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A recent survey by found that millennials spend 18 hours per day engaging with media, and often use multiple devices at once. Oftentimes this is in the form of watching TV while playing on tablets or texting on smartphones.
In the past few years, many TV shows have tried to tap into this multitasking, but only recently have started using “second screen” as a buzzword for it. At first, brands fell in love with Twitter. Survivor’s Jeff Probst has been live tweeting shows for multiple seasons now, and ABC shows like Grey’s Anatomy and Revenge choose a different cast member each week to comment and answer questions during both the east and west coast airings.
Now, shows are evolving. As more and more viewers have alternate screens in front of them, the calls to action are directing viewers to websites for increased interaction. Two of the most notable of these are Modern Family and The Walking Dead.
Modern Family was recently syndicated and now airs throughout the day on multiple channels. The USA Network airs a marathon of the shows every Saturday night and hosts a “modern family game night.” Users visit a microsite and take polls and quizzes as they watch each episode, and the winners appear on screen at the end of the night. Instead of flipping channels during the ads or having the TV on in the background, “game night” is meant to keep viewers engaged and in one place.
AMC is trying to encourage fans to watch The Walking Dead right when it airs with their with their “story sync” instead of streaming the episode online later. During new episodes, the second screen shows trivia, facts about filming, and polls. During the commercial breaks, viewers can watch extended screens and see other exclusive content. AMC receives more ad money because of higher premier viewership.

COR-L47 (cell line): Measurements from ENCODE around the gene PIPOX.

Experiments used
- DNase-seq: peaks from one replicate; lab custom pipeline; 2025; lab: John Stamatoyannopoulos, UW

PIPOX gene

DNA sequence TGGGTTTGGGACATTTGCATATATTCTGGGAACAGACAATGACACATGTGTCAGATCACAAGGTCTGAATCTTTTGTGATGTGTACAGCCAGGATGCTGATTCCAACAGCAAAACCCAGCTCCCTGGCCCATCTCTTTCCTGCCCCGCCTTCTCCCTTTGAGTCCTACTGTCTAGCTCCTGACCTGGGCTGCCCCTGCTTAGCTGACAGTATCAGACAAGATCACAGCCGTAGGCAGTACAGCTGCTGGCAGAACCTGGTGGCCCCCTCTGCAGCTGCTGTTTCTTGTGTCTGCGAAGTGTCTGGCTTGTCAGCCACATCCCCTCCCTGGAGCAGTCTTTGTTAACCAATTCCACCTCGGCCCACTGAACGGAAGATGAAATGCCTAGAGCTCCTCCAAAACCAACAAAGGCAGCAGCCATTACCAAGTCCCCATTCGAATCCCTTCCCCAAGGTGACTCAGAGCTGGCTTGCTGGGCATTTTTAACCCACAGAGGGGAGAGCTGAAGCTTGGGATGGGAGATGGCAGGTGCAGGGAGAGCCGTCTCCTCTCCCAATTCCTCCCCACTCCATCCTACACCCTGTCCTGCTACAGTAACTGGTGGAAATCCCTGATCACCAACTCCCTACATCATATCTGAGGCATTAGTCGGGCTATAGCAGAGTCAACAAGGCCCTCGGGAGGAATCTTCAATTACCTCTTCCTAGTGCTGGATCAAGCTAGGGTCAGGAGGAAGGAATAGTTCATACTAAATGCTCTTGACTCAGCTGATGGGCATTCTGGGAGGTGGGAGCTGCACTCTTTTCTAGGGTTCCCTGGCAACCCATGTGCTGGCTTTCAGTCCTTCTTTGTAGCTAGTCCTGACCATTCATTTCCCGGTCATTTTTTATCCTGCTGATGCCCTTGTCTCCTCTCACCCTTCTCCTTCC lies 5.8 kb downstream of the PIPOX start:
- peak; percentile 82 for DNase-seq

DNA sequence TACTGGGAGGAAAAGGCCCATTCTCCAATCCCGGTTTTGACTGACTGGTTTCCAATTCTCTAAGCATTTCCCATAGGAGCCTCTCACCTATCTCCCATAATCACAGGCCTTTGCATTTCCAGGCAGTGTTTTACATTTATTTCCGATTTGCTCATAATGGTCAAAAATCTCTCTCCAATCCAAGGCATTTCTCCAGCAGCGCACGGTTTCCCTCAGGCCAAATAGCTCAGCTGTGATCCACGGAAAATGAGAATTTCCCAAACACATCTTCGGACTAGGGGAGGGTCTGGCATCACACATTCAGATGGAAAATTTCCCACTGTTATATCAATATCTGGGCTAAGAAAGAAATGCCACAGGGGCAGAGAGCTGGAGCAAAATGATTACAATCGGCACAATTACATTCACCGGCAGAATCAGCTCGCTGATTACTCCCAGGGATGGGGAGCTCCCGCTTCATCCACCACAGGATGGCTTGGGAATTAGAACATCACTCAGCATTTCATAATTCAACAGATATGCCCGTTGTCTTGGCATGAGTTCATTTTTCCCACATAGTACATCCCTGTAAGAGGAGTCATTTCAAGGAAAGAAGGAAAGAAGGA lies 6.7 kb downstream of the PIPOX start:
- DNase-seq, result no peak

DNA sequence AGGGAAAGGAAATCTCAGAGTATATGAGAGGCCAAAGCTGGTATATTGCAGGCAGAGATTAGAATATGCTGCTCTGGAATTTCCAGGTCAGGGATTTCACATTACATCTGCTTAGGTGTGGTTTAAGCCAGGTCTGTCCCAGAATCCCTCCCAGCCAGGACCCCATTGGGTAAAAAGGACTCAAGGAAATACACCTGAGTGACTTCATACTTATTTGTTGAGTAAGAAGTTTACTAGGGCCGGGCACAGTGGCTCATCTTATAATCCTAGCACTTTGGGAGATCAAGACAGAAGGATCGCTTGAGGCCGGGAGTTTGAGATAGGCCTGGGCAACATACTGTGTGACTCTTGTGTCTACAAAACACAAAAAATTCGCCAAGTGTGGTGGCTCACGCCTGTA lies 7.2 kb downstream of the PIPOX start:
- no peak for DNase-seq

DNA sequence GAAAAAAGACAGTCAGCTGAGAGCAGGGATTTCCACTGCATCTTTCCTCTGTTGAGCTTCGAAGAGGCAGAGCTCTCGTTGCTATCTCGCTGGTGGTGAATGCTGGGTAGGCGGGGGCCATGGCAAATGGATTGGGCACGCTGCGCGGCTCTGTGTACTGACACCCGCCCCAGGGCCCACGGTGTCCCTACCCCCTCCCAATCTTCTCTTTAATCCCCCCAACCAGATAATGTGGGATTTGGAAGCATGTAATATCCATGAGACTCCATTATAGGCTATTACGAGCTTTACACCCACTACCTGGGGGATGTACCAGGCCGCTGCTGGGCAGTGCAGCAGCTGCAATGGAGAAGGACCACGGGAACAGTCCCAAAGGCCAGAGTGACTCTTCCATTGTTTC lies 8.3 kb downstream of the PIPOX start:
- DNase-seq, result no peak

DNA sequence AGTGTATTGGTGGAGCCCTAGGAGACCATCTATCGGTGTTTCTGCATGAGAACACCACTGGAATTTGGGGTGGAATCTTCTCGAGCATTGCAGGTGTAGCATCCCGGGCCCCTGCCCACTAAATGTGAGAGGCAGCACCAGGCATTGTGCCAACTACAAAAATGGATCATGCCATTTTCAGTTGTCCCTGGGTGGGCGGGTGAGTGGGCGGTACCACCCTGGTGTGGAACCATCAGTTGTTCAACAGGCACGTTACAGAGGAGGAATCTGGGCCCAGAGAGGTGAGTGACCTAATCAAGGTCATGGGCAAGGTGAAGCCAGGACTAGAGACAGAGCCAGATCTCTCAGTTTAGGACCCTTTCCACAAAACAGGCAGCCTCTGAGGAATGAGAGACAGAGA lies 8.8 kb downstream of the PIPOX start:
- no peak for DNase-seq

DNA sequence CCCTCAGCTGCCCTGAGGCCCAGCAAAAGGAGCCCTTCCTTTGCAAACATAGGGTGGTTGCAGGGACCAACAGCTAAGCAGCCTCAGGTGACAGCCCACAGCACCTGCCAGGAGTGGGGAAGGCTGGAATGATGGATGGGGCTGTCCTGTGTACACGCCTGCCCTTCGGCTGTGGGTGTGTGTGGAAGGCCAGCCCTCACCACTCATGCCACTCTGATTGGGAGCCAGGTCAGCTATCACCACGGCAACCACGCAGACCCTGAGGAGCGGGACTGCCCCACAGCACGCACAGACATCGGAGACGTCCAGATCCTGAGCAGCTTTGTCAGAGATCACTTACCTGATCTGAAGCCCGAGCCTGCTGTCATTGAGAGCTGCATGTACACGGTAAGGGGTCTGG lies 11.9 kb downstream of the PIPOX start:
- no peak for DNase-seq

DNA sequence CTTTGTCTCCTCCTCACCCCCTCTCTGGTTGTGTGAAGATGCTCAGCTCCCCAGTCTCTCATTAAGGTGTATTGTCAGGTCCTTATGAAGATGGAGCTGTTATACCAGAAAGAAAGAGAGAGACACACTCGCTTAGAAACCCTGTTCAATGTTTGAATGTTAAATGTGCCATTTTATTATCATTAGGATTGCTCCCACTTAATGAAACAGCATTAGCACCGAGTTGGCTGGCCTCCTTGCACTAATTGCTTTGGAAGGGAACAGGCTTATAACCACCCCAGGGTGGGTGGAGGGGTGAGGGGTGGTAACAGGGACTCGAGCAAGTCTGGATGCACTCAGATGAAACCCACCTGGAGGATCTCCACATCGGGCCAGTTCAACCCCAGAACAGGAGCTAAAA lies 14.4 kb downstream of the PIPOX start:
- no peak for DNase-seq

While the above ideas are great ways to engage audiences, and I’m sure they have all kinds of metrics and data to prove profitability, they’re just not as concrete as some executives would like. At the same time, brands outside of the television industry are trying to find ways to incorporate their names into this new second screen fad. After all, if viewers and engaging in bonus content while watching a show, wouldn’t it be great if the ads on the microsites matched the ones on TV? If only there was a way to please both parties…
Last night’s Cougar Town brought product placement to the next level with Target products placed strategically around the set. Viewers could enjoy the show on their main screens, and then see which products were available for purchase on their second ones.
The Consumerist caught a screenshot of a promo video for the episode, which featured red plus signs all over the available products. If you were interested in buying the product, or even learning more about it, you click on the plus sign on your second screen and are directed to Target’s website.
In the next few days, TBS and Target will be able to measure the success of this campaign with the following conversions:
Instead of Target buying ad space and setting up product placements to gain exposure, the company will be able to walk away with concrete data about how much money it made and the quantity of each product sold.
According to the New York Times, a scene of the episode actually takes place at Target and a subplot focuses on decorating the apartment. This makes the products the focus of the show and gives Target more exposure. In actuality, this episode was one long ad for Target.
Unlike Chipotle, which is trying to get Hulu users to watch content created to advertise its brand with a six episode series called Farmed and Dangerous, Target set out to get exposure from characters that viewers already love. Die hard Cougar Town fans will sit through this glorified ad because they love the show and this episode moves the plot forward. They don’t mind the advertising because the content is good.
That’s really the whole basis behind native advertising. The consumer is aware that they are watching an ad, but they’re okay with it because the content is engaging and high quality. It’s the type of content that they would otherwise be watching on that platform.